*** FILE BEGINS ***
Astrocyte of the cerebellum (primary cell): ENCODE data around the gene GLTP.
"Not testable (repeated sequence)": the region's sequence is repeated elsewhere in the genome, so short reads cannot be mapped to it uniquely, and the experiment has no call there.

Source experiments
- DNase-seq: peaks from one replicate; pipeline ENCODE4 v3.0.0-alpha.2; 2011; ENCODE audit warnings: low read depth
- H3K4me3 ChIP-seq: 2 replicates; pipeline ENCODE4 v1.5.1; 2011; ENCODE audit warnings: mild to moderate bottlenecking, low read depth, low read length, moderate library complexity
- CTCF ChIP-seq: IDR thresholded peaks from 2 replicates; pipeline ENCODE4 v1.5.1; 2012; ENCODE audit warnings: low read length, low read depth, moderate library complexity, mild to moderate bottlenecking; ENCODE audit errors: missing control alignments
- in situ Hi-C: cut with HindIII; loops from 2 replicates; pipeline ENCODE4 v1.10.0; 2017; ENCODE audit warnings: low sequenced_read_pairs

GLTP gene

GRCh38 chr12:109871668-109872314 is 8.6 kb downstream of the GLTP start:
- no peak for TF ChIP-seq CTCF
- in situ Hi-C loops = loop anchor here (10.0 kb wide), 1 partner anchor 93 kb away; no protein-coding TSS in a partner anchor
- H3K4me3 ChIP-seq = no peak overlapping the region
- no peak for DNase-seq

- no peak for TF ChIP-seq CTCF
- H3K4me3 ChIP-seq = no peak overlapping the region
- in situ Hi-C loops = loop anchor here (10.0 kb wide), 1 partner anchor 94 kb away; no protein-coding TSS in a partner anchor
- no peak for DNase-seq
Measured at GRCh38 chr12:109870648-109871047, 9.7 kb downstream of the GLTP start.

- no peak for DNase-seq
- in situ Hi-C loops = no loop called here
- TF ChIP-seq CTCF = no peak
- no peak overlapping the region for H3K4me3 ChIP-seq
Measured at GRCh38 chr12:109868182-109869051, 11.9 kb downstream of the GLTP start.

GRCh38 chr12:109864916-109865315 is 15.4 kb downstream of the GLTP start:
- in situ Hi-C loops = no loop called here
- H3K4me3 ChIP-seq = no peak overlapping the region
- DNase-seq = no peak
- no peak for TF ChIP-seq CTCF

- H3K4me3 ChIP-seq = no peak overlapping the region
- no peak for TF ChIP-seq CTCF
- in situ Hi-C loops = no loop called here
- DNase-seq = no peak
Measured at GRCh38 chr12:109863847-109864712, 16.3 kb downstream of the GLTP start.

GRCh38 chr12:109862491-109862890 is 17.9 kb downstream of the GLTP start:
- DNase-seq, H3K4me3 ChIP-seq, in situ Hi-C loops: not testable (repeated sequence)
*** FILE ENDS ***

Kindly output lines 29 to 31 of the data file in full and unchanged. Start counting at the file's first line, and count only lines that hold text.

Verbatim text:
- H3K4me3 ChIP-seq = no peak overlapping the region
- no peak for TF ChIP-seq CTCF
- in situ Hi-C loops = no loop called here